Imagine your child as a sponge. Imagine all the things you model as a parent in a puddle. Now squeeze the sponge and place it at the edge of the puddle. Release your grip on the sponge. Let it fill with whatever is in the puddle. The earliest lessons our children learn in life are the result of modeling.
These lessons are not communicated verbally. They are absorbed in the day-to-day observations our kids inhale around the clock. Their five senses are locked in and depending on their developmental maturity at the moment of the lesson, realities are shaped. The older the kid, the better their ability to discern inconsistency. The younger the kid, the more likely the observation will be infused into their identity unchecked.
It is imperative that parents choose the ingredients of the puddle.
- Whether you are more attentive to your child or your laptop when they recount their day.
- The mood that fills the home when you arrive home from a challenging work day.
- How you manage the stress of balancing domestic responsibilities with your career.
- The way you respond to an unfair call from a referee when your kid’s goal is disallowed.
- How you prioritize attendance to school conferences, sporting events, and music performances.
- The way one parent steps up and covers logistics when the other parent is traveling.
You get it. The ethics we teach are rarely in the lectures we deliver. They are almost always acted out in the way we live. Our kids are watching attentively and are almost certain to carry their learnings into their adult relationships. They’ll either replicate the values they’ve seen practiced by their most important role models, or they’ll pursue the opposite once they discover that words and actions don’t match.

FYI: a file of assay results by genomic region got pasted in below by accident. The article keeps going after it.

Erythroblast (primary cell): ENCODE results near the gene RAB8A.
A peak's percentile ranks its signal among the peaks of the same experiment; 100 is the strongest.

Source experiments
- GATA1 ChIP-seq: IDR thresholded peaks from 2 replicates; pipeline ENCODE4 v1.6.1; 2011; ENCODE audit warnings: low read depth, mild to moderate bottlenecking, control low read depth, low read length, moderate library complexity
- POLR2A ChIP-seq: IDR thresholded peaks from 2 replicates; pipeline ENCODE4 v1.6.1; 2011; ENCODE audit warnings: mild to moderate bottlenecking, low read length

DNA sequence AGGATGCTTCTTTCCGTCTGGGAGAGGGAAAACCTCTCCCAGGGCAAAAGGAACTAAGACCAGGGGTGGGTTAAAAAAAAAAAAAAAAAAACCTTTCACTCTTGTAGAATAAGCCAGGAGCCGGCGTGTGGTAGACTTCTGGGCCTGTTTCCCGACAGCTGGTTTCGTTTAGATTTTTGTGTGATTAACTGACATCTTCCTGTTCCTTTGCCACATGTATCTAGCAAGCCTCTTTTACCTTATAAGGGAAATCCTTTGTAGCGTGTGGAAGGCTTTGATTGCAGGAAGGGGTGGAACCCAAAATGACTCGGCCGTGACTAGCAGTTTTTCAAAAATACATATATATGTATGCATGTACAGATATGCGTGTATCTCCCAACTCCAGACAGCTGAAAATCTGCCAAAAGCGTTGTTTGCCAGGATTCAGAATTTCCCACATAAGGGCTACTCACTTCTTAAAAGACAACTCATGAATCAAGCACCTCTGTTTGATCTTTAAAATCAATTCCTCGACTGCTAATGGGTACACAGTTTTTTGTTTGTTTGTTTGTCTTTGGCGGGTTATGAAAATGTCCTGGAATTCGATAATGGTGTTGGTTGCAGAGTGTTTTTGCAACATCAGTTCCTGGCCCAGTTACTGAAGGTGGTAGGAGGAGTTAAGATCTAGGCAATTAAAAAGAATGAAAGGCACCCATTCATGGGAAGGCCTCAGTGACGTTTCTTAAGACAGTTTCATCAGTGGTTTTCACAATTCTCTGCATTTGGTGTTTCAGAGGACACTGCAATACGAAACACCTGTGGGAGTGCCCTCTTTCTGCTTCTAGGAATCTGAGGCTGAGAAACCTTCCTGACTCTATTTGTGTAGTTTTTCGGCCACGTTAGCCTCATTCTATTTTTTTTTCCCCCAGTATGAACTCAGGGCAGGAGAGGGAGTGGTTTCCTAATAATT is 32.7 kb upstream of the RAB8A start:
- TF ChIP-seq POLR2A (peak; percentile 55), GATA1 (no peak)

Try the ‘minivan rule’ (quietly observing the conversations between your kids and their friends on the way home from an event). Your kids will say things reflecting the views and language they’ve witnessed in the home. At first it seems uncanny until you realize you’ve shaped mini-adults in your minivan.
Everything counts. Because we’re human and because raising kids doesn’t come with an instruction manual, you’re allowed to screw up. It’s the most consistent experience that imprints. They are the sponge and you are the puddle.
About the Author
Steve Ritter, LCSW is the Founder and Executive Director of Elmhurst Counseling. He has served as a teacher, author, consultant, human resources director, health care administrator, and licensed clinical social worker since 1977. A fellow of the American College of Healthcare Executives, Steve has provided coaching, therapy and team development services to thriving schools, businesses and organizations.